With going green becoming a big trend in home owning, there are a lot of options for your client on how to generate and help with power. The Tesla Powerwall from business magnate Elon Musk is hyped as one of the next big steps to building a zero-emissions home. But what exactly is it, can you sell and install it, and most importantly is it worth it for your clients?
The Tesla Powerwall is marketed as a “rechargeable lithium ion battery with liquid thermal control” and is aimed at the residential energy storage market.
So is a battery designed for day to day usage for a home a good way to help take control of your energy bill? The Tesla Powerwall is ideally designed to be paired with a solar array. It can be powered when the solar panels produce more than your usage and can be drawn from at night when the solar panels are off.
Does this mean your clients can ditch the grid altogether? No, not with a standard system.
The average home is uses 10,000 kWh per month. A single Tesla Powerwall 2.0, which runs around $5,500, is only meant to store enough power for a few hours, ideally on cloudy days or at night. So it would take a significantly larger investment for your clients to have enough power to live off the grid for several days or weeks. In addition, solar panels would only recharge the battery on a clear days when the sun is at its apex.
Another consideration is the diminishing capacity of the Powerwall. Over time, just like all batteries, the Powerwall will lose its capacity as it charges and drains over and over again. Therefore, the battery has a limited lifespan and will lose its ability to hold a charge. Tesla offers an unlimited 10-year warranty, but it is a costly proposition to have to replace the unit every 10 years.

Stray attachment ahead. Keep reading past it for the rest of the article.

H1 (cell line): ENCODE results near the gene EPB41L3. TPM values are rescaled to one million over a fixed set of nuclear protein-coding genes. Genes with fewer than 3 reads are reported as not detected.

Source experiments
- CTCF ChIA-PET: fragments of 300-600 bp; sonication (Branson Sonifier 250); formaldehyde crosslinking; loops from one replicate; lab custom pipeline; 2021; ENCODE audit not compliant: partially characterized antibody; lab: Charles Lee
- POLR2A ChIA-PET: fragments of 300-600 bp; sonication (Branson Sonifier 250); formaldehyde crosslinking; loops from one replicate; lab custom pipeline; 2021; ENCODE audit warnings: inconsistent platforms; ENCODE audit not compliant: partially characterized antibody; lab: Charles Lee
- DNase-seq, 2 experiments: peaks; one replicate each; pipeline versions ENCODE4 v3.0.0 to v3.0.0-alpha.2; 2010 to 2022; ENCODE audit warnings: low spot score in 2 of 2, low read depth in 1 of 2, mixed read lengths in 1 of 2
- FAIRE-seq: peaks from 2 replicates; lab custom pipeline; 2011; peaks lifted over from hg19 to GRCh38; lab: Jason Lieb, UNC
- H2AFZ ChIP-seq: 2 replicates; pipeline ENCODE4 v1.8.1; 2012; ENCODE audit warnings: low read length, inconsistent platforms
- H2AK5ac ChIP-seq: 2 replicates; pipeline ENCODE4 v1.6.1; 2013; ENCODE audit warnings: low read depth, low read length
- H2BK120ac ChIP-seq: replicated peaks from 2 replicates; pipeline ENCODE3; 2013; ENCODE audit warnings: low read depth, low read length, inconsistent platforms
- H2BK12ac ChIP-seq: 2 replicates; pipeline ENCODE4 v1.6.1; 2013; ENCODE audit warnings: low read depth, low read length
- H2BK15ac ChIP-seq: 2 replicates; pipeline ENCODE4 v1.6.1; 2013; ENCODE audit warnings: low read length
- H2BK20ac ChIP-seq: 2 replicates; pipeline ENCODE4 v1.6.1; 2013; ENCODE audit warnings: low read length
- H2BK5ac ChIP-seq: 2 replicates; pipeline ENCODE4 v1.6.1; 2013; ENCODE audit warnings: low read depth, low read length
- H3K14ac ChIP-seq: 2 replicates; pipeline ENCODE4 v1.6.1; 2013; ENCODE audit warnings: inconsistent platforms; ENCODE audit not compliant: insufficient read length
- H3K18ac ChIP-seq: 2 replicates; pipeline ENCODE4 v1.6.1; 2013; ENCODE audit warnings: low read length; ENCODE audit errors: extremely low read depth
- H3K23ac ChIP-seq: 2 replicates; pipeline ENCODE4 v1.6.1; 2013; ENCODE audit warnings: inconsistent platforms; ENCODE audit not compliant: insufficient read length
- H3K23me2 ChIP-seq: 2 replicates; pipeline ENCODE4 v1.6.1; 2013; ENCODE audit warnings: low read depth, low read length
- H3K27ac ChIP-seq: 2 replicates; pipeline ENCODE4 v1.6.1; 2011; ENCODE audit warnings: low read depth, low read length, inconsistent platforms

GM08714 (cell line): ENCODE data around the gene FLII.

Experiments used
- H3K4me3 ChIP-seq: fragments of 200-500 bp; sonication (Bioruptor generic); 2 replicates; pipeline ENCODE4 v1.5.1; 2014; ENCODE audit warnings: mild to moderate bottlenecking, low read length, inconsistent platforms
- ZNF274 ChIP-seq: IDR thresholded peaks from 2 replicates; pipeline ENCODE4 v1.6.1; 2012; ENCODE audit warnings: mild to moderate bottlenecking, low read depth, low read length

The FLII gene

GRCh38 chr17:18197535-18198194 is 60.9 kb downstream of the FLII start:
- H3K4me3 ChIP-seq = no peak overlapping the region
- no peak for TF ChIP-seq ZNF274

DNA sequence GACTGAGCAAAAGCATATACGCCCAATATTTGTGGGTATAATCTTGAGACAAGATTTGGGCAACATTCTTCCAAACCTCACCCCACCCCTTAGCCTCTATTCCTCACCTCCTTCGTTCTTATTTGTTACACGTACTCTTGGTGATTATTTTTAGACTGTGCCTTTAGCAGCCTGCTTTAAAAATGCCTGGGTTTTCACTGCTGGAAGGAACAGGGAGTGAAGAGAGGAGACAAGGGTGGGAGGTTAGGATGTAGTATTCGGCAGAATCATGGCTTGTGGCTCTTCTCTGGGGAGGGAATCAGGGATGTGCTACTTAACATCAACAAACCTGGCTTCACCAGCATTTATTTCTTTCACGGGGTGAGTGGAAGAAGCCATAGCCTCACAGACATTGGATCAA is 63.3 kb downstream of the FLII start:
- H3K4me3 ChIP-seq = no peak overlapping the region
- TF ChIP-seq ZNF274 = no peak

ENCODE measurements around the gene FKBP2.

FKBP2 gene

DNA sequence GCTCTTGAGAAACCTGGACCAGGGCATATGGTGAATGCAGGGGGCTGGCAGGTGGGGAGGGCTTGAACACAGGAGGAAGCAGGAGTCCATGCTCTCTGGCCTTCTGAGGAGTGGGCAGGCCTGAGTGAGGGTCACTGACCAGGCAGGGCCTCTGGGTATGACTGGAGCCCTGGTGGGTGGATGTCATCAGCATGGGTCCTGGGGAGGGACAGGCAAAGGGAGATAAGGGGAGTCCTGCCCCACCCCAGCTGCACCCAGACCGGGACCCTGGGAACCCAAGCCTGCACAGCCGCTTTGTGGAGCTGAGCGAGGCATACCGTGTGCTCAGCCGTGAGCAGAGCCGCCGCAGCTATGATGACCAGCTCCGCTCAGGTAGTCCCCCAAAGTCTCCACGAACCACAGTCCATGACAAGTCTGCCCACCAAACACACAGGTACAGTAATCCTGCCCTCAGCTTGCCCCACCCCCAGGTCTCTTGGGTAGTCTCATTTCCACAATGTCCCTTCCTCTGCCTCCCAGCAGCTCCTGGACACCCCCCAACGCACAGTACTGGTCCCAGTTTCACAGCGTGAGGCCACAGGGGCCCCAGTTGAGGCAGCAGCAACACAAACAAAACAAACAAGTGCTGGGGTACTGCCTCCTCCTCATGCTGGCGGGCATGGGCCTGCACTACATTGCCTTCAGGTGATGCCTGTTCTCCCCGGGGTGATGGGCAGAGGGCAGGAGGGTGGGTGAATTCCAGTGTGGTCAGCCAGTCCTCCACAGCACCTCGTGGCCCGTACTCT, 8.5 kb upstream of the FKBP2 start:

Finally, the $5,500 price point does not include your installation fees. Tesla claims installation costs should run between $800 and $2,000 depending on market location and labor rates.
Plus, remember the Powerwall is designed to be installed in combination with a 5 kWh solar panel array (only half the monthly usage needs for a typical U.S. home). Whether an integrator installs that on his own or partners with an electrician, it will run your customers between $8,500 and $16,000 depending location, according to the website Energy Sage.
So, Let’s Do the Math
The installation of a single Tesla Powerwall 2.0 with a solar array can cost as little as $14,800 and as much as $23,500, with a seemingly 10-year lifespan for the battery portion, meaning an incremental $7,000 cost each decade (if your clients plan to live in their home that long).
When you sit down with your clients, they need to know exactly how much they spend per month in electricity to calculate the ROI. The average monthly electricity bill in the U.S. is $114.03, according to the U.S. Energy Information Administration. But remember, the average home uses 10 kWh per month, so that means to go totally off the grid a home would need to spend $17,000 to $32,000 on solar arrays.
So, it could take about 28 years to payback the cost of a full installation. Of course, utility rates will continue to rise so that would conceivably reduce the ROI time. But, that does not account for the possibility that the Powerwall might need to be replaced, since it is a battery after all.